No studio in the history of the film industry has enjoyed a better year than Universal Pictures’ 2015 — and it accomplished it in only seven months. Ample critical acclaim for its films is one thing, but the box office numbers — which are what really matters in Hollywood — are mind-blowing. The studio commanded a nearly 24 percent market share of all box office grosses, which totaled nearly $2.4 billion domestically, and seven of its 22 films grossed more than $100 million. What’s more, having Jurassic World ($652 million), Furious Seven ($353 million), Minions ($336 million) and Pitch Perfect 2 ($184 million) be such runaway hits makes up for the disappointments of Crimson Peak (only $31 million) and Steve Jobs (a paltry $17 million).
But enough about numbers and studio bragging rights. This wasn’t a great year for movies, but the films that stand out seem more a reflection of our times than the products of any other year in recent memory. Here are our 10 best movies of 2015:
10) MAD MAX: FURY ROAD At a time when action movies readily objectify women but rarely let them be heroes, this film — for all its nonstop action, crazy stunts, memorable characters, morbid storyline and bold visual choices — made Charlize Theron’s Furiosa arguably the strongest, most butt-kicking character of all. The entire movie is a stylish two-hour action scene that’s pure adrenaline. Available on Blu-ray and DVD.
9) BEST OF ENEMIES The best documentary of 2015 chronicles the war of words in televised debates between the liberal Gore Vidal and the conservative William F. Buckley during the 1968 presidential election year’s political conventions. Cordial political discourse this is not; it’s a treat to watch these heavyweight windbags sadistically go at it, and scary when we realize this is par for the course for TV pundits today. Available on Blu-ray and DVD.
8) THE WALK I’m still sweating from the finale of Frenchman Philippe Petit on a high wire strung between the World Trade Towers in the summer of 1974. Joseph Gordon-Levitt is captivating as Petit, and when the visual effects put you on that wire 110 stories above the New York City pavement, hold on tight. What an experience. On Blu-ray and DVD Jan. 5.
7) CAROL A beautiful love story, beautifully told. Cate Blanchett and Rooney Mara are superb as women in 1952 who fall in love and yearn to be together in a society that doesn’t know how to accept homosexuality. The production design, costumes and musical score are also sublime. In theaters now.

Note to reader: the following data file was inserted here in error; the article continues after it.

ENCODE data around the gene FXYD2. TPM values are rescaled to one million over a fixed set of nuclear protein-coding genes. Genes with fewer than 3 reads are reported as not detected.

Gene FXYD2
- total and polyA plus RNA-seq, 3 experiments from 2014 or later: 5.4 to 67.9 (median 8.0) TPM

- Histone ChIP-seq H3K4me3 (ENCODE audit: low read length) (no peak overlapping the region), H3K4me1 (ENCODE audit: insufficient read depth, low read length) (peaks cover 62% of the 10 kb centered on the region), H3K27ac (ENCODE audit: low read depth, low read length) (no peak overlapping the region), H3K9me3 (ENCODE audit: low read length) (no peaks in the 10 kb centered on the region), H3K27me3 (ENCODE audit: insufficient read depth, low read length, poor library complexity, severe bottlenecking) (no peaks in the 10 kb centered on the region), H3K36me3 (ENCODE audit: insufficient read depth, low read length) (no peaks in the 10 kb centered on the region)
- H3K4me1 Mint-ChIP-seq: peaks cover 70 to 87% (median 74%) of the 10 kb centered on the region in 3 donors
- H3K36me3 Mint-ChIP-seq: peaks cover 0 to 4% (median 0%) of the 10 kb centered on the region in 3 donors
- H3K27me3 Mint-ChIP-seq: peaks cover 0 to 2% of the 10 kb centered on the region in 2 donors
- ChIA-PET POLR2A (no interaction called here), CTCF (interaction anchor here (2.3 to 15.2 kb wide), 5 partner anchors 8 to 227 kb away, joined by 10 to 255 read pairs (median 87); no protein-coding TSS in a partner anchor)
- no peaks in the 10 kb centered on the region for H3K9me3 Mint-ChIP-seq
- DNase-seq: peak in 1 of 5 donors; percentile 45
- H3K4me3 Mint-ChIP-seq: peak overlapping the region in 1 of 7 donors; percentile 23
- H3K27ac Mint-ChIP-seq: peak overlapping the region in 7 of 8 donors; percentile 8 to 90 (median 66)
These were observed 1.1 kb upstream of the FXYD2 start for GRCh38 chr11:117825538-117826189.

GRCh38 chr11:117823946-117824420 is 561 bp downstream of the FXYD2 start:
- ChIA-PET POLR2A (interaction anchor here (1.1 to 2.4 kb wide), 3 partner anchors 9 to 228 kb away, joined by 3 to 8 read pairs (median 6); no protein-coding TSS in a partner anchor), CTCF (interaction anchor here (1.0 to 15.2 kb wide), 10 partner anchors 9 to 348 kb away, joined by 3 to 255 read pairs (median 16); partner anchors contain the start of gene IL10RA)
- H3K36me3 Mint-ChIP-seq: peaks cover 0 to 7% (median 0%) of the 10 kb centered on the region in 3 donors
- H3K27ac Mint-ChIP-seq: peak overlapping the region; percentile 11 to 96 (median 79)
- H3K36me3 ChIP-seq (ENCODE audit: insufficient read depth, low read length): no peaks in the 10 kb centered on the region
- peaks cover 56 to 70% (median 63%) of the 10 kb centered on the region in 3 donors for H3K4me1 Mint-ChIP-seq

6) STRAIGHT OUTTA COMPTON Musical biopics have a way of hitting the same beats (pun intended), but this story, about pioneer hip-hop group N.W.A., resonated at a higher level. It clicks with a racial tension still felt in some parts of America today, then hits you with an emotional ending you didn’t see coming (unless you already knew the story). If only all musical biopics were this good. Available on Blu-ray and DVD Jan. 19.
5) BROOKLYN Saoirse Ronan is outstanding as an Irish émigré in 1950s Brooklyn, New York, in this beautifully shot drama from director John Crowley (Intermission). It’s about the immigrant experience, the heart being torn between homes new and old, and the invigoration and conflicts that come with falling in love. Ronan gives the performance of the year as she takes us through the heroine’s journey — a Best Actress nomination is surely forthcoming. In theaters now.
4) INFINITELY POLAR BEAR From the best female lead performance to the best male lead performance — this movie came and went criminally quick over the summer, which was a shame, given Mark Ruffalo’s standout turn as a bipolar father of two daughters who’s left to care for the girls when his wife moves to New York City. It’s funny, sweet and poignant, a genuinely inspiring heart-warmer that deserves to be seen. Available on Blu-ray and DVD.
3) THE BIG SHORT Great star power (Brad Pitt,
Steve Carell, Ryan Gosling, Christian Bale, Marisa Tomei), surprising humor and masterful direction headline this superb work by director Adam McKay, heretofore best known for Will Ferrell comedies. At the beginning of the film, you may not be familiar with the housing market crisis of 2008 or understand why the economy crashed shortly thereafter, but you can be darn sure it’ll all make sense by the time you leave. Explaining it all so clearly is a masterstroke by McKay. In theaters now.
2) SPOTLIGHT No-frills storytelling at its absolute best. What’s great about co-writer and director Tom McCarthy’s film is how it so rarely resorts to histrionics for effect. This is about The Boston Globe’s investigation into sexual abuse by Catholic priests, and the pursuit for the truth provides all the tension and suspense we can handle. The more we learn, the more eager we are for the reporters to “nail these scumbags,” as Mark Ruffalo’s intrepid reporter passionately emotes. In theaters now.
1) THE MARTIAN In a year full of crazy extravaganzas, this was the most extravagant of all. Matt Damon gives the performance of his career as astronaut Mark Watney, a botanist who’s left behind on Mars after a storm forces his crew to evacuate. Director Ridley Scott deftly balances Mark’s survival, NASA’s rescue attempts and Mark’s crew as they travel back to Earth in a way that logically builds tension and looks absolutely fabulous. It’s an exciting, invigorating, and altogether spectacular movie that in a just world will get a Best Picture Oscar nod. Available on home video Jan. 12.